Fringe: Dream of the Marionettes

Photo: Leslie Westbrook

It's an interesting concept: abused marionettes (played by humans) rebel against their puppetmaster, making him the marionette and reveling in their newfound freedom. Unfortunately, the execution is by the numbers: between each song, the sex-crazed marionette says something sex-crazed, the mean marionette says something mean, the nervous marionette says something nervous, etc, and then they sing another song. The songs and dances aren't bad, but the whole enterprise just doesn't add up.

Saturday, August 28, 2010

Fringe: When Last We Flew

Photo: Karen Rusch

Harrison David Rivers's amazing When Last We Flew (directed by Colette Robert) weaves a pair of coming-of-age stories into a lyrical, touching, funny, even inspiring 2 hours of wonderful theatre (that's "wonder-ful" as in "exciting feelings of wonder"). Paul (the immensely talented and charming Jon-Michael Reese), an isolated gay teenager in Kansas, spends much of his time locked in the bathroom with a tattered copy of Angels in America, which is his lifeline, his bible, and his erotica. His mother (the lovely, subtle Karen Pittman), desperate to connect with him, tries to entice him out with plates of food, messages of love that Paul simply cannot receive. Natalie (the wry, remarkable Rory Lipede), the only African-American in an exclusive private school, is reaching the limits of her ability to remain well-behaved while being treated as "the black girl." Her mother (the intense yet perfectly restrained Tamela Aldridge) also wants to connect with her child, but more so she wants the intelligent, talented Natalie to have a life full of opportunities, even if she has to smother her along the way. When Last We Flew also features various friends, relatives, and other people, along with, yes, an angel. Particular kudos are owed Justin Gillman, as Paul's friend Ian; Gillman took over the role with less than 48 hours' notice yet performed with wit, deep emotion, and seemingly total ease. When Last We Flew left me with a kaleidoscope of images of despair, love, and glory, beautiful visions of people learning to be themselves and learning to fly.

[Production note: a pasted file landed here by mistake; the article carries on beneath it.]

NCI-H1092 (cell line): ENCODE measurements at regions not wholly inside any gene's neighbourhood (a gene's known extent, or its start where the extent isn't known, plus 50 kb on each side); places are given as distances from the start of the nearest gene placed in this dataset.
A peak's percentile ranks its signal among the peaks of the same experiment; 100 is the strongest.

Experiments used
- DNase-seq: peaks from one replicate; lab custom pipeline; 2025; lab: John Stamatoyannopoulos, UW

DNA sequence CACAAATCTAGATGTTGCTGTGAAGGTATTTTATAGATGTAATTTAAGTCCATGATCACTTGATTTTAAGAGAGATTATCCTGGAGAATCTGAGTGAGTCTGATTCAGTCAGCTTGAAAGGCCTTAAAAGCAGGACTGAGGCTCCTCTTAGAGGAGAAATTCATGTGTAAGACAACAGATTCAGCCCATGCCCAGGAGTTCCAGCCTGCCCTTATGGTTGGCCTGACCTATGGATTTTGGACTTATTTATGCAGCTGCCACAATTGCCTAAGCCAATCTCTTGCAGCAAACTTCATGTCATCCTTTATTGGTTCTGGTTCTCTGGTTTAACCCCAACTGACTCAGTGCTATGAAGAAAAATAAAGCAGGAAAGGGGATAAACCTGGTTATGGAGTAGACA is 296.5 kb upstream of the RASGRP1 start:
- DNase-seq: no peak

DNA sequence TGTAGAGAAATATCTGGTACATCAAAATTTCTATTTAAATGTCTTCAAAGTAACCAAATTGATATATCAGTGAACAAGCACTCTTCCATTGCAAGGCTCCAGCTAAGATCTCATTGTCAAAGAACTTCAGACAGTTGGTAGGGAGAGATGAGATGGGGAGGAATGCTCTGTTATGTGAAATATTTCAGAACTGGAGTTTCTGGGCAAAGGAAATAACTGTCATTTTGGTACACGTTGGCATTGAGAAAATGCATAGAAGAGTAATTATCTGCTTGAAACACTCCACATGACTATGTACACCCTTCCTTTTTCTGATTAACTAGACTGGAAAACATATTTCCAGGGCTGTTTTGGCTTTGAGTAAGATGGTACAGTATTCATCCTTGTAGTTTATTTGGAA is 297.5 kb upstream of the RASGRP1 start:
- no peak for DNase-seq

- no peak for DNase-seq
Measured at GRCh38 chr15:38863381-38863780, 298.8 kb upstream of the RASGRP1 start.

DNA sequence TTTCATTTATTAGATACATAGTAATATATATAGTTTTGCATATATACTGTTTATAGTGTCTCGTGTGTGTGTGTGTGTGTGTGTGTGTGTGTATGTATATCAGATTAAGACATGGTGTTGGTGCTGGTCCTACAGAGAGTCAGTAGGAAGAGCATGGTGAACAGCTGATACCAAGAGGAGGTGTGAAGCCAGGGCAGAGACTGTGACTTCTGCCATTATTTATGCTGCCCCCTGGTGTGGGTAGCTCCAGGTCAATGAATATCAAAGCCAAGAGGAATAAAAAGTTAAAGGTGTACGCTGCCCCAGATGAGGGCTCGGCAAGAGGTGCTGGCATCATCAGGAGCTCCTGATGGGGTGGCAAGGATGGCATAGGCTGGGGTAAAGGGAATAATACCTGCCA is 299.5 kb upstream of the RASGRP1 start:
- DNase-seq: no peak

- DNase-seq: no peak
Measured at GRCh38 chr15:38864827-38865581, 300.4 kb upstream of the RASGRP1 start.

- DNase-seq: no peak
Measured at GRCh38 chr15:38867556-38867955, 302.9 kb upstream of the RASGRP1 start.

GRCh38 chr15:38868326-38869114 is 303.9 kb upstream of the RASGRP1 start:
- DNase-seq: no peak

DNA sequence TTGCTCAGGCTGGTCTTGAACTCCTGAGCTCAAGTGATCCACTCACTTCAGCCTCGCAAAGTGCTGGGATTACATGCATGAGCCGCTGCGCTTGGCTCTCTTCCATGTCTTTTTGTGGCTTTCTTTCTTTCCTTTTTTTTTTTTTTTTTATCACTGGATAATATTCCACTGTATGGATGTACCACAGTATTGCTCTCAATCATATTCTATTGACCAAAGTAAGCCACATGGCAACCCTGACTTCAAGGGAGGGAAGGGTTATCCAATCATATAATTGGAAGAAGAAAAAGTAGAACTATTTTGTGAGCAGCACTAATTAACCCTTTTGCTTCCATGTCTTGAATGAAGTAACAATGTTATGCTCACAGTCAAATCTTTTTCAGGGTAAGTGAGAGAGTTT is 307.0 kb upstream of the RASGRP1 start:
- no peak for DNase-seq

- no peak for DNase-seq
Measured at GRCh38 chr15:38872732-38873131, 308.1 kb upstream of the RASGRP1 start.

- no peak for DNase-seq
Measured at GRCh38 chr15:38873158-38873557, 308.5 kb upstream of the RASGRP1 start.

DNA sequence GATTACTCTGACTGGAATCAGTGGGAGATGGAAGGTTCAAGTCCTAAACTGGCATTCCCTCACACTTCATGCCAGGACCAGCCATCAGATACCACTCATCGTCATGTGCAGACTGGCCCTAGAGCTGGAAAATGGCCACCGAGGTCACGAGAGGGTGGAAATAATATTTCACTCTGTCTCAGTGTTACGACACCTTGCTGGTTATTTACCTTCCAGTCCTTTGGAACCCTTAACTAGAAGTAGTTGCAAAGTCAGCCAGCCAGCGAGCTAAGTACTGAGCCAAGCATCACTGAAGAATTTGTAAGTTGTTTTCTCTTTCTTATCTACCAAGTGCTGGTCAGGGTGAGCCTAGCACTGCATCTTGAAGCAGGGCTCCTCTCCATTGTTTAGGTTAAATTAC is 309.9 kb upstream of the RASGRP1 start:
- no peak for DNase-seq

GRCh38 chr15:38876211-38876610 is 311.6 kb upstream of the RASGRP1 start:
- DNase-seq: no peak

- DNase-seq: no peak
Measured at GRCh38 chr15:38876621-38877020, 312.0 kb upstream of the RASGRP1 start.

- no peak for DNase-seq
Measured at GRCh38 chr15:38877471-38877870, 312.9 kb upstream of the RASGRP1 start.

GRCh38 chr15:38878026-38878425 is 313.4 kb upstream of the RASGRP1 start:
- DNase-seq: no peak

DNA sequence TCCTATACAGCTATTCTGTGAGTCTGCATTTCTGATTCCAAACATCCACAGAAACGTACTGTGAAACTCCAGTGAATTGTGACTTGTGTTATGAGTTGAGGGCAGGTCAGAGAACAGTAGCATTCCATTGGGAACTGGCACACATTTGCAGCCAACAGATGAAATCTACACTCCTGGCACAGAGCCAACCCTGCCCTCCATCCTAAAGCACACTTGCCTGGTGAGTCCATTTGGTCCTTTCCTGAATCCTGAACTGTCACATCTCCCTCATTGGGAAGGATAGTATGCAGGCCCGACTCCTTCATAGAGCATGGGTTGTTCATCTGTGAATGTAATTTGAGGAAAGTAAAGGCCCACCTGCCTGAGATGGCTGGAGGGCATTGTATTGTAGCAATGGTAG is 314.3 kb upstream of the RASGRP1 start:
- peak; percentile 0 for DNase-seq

Fringe: Lost and Found

In John Pollono's Lost and Found, directed by Andrew Block, a character says, "Love is complicated." And love is indeed complicated for the bitter cop with a secret, the angry widow with a secret, the beautiful neighbor with . . . well, guess, and the other characters in this often entertaining, sometimes touching exploration of--as the title says--lost people trying to be found. I'm curious to see the future of this show. On one hand, it's not particularly outstanding or original in terms of themes or execution and it has a large cast (seven people) for the economies of today's theatre. On the other hand, it's a good show, and the Fringe version feels like a try-out for a larger production, with a strong cast including actors from TV shows 24 (the lovely Reiko Aylesworth) and the Sopranos (Geraldine Librandi) and actual production values. Is there room today off or on Broadway for a show such as this one, which is far from ground-breaking but would rate a solid B+?

Fringe: Terms of Dismemberment

Certain basic realities seem to have escaped the people who wrote, directed, and otherwise put together Terms of Dismemberment. (1) Vulgarity is not in itself clever, funny, and/or entertaining--there needs to be some wit, point of view, and/or inspiration behind it. (2) Multiple rhymes are not in themselves clever, funny, and/or entertaining--there needs to be some wit, point of view, and/or inspiration behind them. (3) Self-referential theatre is not in itself clever, funny, and/or entertaining--there needs to be some wit, point of view, and/or inspiration behind it. (4) Abusive parents played for laughs are not in themselves clever, funny, and/or entertaining--there needs to be some wit, point of view, and/or inspiration behind the depiction of them. (5) Men playing women are not in themselves clever, funny, and/or entertaining--there needs to be some wit, point of view, and/or inspiration behind their performance. Well, you get the point.